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Pressing Matters - Sample - Chapter 1

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"Are you sure you're okay with this?" Press asked her as he drove them east toward the reservoir in the late summer heat. The sun was high, bright as the corn ripening in the passing fields. Three roses, wrapped lightly in thin green paper, rested on the seat next to Abby.

"I have to do it sometime," she replied as she cast an expressionless glance past him to the small embankment on the other side of the county highway. She had already cried three times long and hard this morning. The last was in the car as they began the drive. Abby's eyes rimmed red and her face lacked color.

Press eased the car to a stop at the side of the road. The rubber burns still had not been weathered from the pavement. After a long moment of silence, she gulped an extra breath of muggy air, picked up the flowers and opened the car door.

Press popped the release to open the trunk and got out. As Abby waited at the edge of the blacktop, he removed three white crosses and a hammer from the rear of the Buick. Slowly, the couple crossed the highway and walked down into the shallow ditch and up the other side. Dozens of bouquets of flowers, in as many varieties, lay scattered in the browning grass and weeds. Some of the bundles were flower shop bought; others freshly cut home garden contributions, as the dead teenagers' friends and families continued their remembrances.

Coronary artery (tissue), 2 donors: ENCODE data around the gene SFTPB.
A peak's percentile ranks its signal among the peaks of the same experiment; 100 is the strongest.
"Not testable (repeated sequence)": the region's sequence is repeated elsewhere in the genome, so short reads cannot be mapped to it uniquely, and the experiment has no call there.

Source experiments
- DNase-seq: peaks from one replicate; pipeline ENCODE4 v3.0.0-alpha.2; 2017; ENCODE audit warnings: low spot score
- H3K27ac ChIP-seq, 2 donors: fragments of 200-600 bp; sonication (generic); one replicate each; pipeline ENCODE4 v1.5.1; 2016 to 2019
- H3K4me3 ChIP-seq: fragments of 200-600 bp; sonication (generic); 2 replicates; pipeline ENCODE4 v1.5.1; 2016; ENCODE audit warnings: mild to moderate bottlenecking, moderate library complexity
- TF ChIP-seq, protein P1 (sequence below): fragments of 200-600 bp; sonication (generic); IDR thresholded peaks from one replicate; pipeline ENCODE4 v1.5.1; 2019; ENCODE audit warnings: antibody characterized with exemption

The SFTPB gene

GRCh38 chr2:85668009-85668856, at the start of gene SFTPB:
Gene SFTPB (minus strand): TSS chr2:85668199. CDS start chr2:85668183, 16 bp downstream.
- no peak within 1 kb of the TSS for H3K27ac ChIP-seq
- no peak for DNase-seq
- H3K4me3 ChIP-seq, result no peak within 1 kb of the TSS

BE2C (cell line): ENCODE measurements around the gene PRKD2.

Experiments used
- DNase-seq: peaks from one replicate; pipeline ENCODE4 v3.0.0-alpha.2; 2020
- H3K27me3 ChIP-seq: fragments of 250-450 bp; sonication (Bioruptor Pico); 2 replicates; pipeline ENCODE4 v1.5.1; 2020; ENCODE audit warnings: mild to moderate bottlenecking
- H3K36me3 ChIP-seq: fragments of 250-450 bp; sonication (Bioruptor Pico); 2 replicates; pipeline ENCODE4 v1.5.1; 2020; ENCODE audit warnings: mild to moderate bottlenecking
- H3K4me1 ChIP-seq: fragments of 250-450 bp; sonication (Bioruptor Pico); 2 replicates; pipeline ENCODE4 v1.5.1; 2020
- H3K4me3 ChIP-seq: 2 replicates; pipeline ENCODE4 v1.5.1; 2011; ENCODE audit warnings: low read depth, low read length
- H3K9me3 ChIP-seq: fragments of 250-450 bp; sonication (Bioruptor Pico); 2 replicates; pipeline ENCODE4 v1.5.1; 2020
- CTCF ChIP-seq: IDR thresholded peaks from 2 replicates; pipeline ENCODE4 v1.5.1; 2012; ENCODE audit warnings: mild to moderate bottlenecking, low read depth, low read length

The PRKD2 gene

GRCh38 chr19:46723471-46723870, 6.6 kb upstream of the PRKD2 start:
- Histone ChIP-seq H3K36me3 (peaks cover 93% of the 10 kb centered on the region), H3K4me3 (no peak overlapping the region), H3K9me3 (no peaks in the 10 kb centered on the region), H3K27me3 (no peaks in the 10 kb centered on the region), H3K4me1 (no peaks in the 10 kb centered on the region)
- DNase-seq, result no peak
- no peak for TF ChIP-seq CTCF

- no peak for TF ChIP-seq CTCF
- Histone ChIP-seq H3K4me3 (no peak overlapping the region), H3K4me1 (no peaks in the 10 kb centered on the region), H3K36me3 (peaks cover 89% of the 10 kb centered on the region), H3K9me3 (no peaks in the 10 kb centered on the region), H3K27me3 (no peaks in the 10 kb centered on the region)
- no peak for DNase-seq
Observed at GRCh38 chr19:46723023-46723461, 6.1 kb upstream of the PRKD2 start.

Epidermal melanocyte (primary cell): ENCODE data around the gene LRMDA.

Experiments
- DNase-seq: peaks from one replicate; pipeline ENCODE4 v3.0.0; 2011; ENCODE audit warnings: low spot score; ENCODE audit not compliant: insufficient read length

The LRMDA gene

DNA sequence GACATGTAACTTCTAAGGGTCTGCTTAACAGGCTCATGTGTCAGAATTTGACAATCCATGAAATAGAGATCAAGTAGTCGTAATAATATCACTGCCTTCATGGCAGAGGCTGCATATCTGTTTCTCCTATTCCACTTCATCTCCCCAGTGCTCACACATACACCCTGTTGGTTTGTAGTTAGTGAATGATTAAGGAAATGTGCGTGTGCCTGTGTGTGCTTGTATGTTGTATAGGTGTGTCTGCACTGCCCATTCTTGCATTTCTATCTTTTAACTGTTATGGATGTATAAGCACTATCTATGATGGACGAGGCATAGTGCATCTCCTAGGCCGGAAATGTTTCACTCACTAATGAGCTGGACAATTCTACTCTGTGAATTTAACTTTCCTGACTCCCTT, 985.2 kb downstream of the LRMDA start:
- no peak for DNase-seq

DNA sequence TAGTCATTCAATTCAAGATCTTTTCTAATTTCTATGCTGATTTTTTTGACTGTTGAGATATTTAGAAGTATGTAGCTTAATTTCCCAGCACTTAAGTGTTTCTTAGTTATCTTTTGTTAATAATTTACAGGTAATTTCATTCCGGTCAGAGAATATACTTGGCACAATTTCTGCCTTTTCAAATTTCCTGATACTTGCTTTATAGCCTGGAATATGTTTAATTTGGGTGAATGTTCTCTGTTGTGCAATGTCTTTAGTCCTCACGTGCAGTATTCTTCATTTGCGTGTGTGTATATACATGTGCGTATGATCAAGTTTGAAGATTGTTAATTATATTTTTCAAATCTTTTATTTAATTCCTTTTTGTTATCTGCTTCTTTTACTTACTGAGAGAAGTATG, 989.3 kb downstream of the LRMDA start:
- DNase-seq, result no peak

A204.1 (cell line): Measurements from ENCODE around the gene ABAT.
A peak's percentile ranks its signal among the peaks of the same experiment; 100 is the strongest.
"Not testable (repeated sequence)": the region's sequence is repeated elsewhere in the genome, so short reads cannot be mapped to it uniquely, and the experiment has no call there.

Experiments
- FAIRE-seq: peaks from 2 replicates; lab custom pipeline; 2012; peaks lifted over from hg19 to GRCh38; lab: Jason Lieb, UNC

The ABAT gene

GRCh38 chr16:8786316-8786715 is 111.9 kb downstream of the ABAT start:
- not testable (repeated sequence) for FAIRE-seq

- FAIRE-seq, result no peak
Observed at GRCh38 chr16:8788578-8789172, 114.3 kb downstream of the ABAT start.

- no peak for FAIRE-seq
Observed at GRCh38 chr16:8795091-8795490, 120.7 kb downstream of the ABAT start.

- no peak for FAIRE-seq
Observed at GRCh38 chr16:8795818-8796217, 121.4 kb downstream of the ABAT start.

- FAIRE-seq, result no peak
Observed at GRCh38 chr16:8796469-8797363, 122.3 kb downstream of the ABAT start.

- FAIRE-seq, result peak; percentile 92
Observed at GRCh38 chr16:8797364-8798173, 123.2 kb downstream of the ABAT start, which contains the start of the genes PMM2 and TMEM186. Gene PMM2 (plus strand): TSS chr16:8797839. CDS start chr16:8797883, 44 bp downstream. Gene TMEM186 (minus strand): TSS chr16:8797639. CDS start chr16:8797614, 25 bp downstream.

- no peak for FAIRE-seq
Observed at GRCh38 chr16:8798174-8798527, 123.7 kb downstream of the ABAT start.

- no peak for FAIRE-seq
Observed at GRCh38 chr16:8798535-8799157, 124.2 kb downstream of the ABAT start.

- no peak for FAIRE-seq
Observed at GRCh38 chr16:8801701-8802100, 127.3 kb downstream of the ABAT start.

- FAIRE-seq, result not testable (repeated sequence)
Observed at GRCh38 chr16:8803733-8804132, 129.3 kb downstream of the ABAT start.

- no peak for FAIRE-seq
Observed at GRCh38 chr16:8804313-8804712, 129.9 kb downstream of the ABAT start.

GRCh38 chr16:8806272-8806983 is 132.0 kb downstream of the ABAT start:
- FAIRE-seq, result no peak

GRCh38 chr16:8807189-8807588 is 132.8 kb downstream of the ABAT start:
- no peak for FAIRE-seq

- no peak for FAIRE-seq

Picking a spot among the scattering of flowers, Press laid two of the crosses down and began hammering the third into the dry ground.

"Are you sure we can do this?" Abby wondered through a hard snuffle. Already a trickle had begun to maneuver down each cheek.

"I'd like to see someone try to stop me," he replied grimly.

When he was finished with the three markers, Abby laid a single rose beneath each one and stepped back. In less than a moment she was trembling until hard sobs began to rack her body.

"Ouwaaaah, it hurts so much," she cried, throwing herself into Press' arms.

"It's so senseless…so stupid! How could it happen like this?" She pounded her fists on her husband's shoulders as her anguish vented in harsh, salty gasps. "Oh, God, why-y-y-y-y?"

For uncounted minutes they stood, bolted to each other in a tearful embrace. The wind sang quietly through the aging foxtails and seedpods that bowed in their own sad memorial on the tiny hillside, as in a rehearsed part of the small rite. Three cars, a couple of farm trucks, and a yellow county highway truck slowed respectfully as they passed the grieving parents.

When the tears began to dry at last and they turned to face the trio of crosses once more, Press noticed a slight tilt in one. He stepped forward and nudged it left, while tamping the ground against its right side to hold it upright. Turning when he was finished, he ushered Abby slowly back across the road to the car.

"I know I can come back again, now," she said when they were headed again toward Fremont. "I think I'll have to. Probably a lot."

"I know," Press said. He continued to look straight ahead, his jaw clenched in a struggle to keep from crying again. "I will, too."

That was everything said the rest of the way home.

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© 2008 Larry M. Tobin. All rights reserved.